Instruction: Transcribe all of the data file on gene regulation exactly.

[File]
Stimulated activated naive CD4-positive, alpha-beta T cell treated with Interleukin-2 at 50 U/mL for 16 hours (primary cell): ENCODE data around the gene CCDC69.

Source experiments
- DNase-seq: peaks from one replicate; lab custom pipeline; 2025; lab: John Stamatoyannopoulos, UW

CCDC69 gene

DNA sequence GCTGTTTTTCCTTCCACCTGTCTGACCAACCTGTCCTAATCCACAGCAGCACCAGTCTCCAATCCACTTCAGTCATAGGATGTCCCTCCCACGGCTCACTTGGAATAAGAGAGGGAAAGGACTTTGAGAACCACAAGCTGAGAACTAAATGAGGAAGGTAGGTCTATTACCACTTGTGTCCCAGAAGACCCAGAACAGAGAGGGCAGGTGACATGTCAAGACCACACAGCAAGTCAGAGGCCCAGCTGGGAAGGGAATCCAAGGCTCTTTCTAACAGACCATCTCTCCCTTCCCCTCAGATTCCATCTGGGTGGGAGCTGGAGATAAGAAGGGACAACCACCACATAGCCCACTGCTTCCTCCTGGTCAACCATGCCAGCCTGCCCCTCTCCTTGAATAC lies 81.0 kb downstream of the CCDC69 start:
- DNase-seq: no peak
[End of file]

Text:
Stimulated activated naive CD4-positive, alpha-beta T cell treated with Interleukin-2 at 50 U/mL for 16 hours (primary cell): ENCODE data around the gene CCDC69.

Source experiments
- DNase-seq: peaks from one replicate; lab custom pipeline; 2025; lab: John Stamatoyannopoulos, UW

CCDC69 gene

DNA sequence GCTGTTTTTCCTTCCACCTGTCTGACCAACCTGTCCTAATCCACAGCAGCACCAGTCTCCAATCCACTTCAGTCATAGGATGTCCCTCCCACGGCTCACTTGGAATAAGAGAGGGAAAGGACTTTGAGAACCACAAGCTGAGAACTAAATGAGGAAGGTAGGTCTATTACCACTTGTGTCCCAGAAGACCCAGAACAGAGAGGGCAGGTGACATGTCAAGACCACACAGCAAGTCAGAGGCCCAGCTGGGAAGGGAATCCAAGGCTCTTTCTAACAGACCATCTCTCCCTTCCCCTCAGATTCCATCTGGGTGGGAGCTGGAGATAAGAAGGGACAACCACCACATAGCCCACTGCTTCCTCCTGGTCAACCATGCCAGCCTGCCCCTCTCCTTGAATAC lies 81.0 kb downstream of the CCDC69 start:
- DNase-seq: no peak